Interested in a psychology degree? Then you may have heard of APA-accredited programs or NASP-accredited programs.
Psychology programs can hold accreditation from several specialized accreditors. But with so many accreditors, it's easy to get confused.
Attending an unaccredited psychology program can hurt the quality of your education — not to mention how it can harm your career prospects. So how does psychology accreditation work? And why does it matter?
How Psychology Accreditation Works
In the U.S., the accreditation process ensures that students receive a high-quality education.
But how does accreditation work exactly? Independent, nonprofit accrediting agencies evaluate degree-granting programs and institutions.
In psychology, accreditors measure graduate-level programs based on field-specific standards. These agencies review course materials, faculty qualifications, and student outcomes. They also look at practicum and clinical experience requirements.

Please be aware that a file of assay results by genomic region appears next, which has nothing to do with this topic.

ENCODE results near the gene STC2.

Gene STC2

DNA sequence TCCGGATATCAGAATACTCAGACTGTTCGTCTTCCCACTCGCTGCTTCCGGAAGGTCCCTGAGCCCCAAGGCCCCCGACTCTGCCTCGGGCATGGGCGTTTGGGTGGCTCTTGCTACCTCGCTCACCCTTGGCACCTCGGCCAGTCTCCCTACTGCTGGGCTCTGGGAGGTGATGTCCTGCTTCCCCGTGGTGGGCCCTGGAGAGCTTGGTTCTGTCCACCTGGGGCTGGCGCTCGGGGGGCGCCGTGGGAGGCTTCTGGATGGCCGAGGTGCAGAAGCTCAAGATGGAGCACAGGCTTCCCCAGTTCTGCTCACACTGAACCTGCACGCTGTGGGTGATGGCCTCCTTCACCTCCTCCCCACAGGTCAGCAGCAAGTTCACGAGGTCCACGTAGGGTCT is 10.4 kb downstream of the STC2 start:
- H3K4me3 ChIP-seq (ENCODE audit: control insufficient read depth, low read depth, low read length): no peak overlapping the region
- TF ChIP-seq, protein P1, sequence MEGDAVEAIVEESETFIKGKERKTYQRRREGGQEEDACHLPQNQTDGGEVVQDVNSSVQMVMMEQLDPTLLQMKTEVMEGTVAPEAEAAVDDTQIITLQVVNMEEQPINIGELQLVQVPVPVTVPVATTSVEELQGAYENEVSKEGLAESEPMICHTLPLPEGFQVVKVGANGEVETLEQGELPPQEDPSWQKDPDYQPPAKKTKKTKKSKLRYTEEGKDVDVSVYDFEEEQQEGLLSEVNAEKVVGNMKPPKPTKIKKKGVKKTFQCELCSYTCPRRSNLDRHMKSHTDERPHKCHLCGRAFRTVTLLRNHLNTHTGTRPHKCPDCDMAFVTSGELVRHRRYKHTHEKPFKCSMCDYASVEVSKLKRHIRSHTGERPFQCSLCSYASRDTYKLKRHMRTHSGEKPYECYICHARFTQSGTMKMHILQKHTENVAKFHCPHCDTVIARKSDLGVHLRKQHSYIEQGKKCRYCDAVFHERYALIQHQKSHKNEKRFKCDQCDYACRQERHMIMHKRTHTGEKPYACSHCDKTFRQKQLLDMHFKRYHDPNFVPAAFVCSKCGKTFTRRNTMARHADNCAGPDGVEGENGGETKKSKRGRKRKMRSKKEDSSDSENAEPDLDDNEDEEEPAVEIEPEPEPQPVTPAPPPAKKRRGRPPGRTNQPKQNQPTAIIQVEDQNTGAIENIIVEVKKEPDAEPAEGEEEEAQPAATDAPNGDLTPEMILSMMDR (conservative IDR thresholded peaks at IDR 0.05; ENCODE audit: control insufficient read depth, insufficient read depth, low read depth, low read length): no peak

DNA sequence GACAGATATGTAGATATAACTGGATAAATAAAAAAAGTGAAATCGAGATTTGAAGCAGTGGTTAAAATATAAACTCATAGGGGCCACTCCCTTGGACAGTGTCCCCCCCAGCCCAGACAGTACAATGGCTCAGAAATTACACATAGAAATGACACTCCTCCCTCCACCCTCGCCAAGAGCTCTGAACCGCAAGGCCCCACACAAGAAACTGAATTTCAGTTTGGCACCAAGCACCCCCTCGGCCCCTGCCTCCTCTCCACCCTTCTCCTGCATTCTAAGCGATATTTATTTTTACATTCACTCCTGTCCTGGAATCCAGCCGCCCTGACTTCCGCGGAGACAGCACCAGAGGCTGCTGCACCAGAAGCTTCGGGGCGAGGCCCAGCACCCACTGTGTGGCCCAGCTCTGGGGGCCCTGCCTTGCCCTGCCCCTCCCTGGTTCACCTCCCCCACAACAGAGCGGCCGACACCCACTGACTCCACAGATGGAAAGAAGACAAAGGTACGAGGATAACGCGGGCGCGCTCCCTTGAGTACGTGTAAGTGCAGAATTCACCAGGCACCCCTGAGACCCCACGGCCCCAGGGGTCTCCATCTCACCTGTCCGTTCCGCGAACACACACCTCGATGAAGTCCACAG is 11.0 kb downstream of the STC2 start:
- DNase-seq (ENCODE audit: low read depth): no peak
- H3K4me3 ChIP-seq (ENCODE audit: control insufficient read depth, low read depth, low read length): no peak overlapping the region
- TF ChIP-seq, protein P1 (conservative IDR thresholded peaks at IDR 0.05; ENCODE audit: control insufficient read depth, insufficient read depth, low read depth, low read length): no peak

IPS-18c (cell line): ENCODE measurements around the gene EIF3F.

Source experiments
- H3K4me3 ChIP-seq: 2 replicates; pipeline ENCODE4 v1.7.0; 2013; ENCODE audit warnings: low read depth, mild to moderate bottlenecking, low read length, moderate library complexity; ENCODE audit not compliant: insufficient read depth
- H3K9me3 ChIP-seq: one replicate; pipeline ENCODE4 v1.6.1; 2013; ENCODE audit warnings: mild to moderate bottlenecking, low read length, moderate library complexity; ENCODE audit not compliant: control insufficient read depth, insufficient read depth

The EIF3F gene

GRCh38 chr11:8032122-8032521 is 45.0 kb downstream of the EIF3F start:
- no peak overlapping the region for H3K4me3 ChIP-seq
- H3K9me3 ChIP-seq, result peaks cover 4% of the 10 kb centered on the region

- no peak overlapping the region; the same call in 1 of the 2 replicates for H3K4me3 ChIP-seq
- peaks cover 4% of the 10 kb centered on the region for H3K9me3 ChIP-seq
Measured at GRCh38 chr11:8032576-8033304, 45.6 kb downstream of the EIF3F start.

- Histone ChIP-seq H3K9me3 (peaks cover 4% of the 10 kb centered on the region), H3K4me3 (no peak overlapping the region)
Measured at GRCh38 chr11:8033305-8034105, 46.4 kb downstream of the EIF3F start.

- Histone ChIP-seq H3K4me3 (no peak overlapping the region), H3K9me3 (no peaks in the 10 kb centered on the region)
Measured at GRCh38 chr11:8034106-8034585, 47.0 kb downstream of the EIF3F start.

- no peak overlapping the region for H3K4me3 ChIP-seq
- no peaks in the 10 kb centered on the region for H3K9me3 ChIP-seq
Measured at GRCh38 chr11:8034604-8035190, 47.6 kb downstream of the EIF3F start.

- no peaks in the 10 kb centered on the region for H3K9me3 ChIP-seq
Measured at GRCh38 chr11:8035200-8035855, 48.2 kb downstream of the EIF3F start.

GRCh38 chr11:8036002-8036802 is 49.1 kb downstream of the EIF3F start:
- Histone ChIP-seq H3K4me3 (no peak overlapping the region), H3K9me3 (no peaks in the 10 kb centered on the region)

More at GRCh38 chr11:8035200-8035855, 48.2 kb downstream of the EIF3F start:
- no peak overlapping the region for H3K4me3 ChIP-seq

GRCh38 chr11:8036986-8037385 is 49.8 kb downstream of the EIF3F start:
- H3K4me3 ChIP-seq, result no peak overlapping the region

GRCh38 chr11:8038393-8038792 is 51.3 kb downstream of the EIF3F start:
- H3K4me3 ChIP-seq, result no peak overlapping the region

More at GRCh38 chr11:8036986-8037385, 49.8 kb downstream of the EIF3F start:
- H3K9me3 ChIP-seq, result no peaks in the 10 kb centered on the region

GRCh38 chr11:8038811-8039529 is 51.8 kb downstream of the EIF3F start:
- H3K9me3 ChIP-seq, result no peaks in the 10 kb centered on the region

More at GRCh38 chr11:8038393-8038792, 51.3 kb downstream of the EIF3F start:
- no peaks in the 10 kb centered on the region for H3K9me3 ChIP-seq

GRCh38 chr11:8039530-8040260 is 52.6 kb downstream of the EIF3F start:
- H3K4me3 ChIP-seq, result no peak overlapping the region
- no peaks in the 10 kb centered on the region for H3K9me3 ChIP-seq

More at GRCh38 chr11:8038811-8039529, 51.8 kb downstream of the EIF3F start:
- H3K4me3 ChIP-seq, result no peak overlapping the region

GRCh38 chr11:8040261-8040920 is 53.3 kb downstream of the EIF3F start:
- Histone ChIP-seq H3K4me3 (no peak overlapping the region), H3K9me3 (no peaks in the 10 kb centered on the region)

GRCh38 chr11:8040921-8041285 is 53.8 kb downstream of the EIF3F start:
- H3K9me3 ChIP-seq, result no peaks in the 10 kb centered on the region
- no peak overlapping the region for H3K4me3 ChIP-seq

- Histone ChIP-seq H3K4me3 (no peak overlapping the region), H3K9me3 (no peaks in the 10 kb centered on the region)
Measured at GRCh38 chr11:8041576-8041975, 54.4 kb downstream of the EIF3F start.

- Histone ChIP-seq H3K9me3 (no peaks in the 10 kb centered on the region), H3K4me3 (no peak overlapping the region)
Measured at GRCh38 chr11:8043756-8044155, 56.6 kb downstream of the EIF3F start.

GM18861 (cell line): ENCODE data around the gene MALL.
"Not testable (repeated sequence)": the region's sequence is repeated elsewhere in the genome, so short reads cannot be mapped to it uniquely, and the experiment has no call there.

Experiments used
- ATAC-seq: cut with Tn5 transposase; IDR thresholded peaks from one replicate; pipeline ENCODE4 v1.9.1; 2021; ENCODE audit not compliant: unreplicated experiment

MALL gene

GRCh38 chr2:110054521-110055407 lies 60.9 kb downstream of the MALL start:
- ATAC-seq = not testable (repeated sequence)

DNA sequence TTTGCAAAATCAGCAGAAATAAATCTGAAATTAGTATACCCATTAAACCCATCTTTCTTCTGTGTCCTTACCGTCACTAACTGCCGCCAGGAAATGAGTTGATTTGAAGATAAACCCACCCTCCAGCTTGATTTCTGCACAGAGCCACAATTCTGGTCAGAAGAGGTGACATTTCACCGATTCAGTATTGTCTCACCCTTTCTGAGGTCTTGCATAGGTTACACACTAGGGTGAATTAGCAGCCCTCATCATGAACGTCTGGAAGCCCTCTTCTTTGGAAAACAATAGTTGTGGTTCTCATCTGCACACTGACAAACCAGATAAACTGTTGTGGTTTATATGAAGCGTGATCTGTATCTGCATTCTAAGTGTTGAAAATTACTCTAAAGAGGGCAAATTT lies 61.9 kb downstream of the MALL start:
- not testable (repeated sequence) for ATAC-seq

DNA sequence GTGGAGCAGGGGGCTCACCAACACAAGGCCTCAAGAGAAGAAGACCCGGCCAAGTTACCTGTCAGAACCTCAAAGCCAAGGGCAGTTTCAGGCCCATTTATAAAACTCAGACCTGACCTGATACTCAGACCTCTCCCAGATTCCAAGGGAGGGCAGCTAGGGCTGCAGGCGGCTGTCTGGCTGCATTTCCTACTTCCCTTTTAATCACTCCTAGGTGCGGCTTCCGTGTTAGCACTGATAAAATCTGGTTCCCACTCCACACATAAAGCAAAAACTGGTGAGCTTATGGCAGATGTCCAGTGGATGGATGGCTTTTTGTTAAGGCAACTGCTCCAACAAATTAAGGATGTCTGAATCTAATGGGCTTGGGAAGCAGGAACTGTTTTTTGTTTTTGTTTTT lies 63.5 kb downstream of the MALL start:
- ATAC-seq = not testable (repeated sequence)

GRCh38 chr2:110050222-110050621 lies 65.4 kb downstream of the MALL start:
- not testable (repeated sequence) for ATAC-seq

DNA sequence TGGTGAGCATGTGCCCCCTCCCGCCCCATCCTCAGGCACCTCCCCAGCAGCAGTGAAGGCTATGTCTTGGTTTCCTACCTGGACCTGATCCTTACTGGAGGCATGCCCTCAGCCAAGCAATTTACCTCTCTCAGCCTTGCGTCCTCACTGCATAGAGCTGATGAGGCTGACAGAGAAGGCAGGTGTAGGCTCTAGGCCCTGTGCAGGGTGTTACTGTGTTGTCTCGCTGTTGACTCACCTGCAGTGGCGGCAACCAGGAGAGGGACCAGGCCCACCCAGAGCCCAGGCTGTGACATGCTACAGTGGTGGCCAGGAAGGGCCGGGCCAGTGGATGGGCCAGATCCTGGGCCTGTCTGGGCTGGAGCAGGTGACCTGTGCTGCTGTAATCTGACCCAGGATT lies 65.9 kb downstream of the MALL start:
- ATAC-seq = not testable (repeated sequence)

The two major accreditors of psychology programs are:
- American Psychological Association (APA)
- National Association of School Psychologists (NASP)
Accreditation validates the quality of your degree to your employers. In fields that require a professional license (like psychology), institutional and programmatic accreditation are crucial to qualifying for licensure.
Without a doctorate from an accredited program, psychologists in many states can't earn a license.
In many states, psychologists must graduate from an APA-accredited program to qualify for a license. In other states, you may just need to earn a psychology doctorate from a regionally accredited university — not necessarily from an APA- or NASP-accredited program.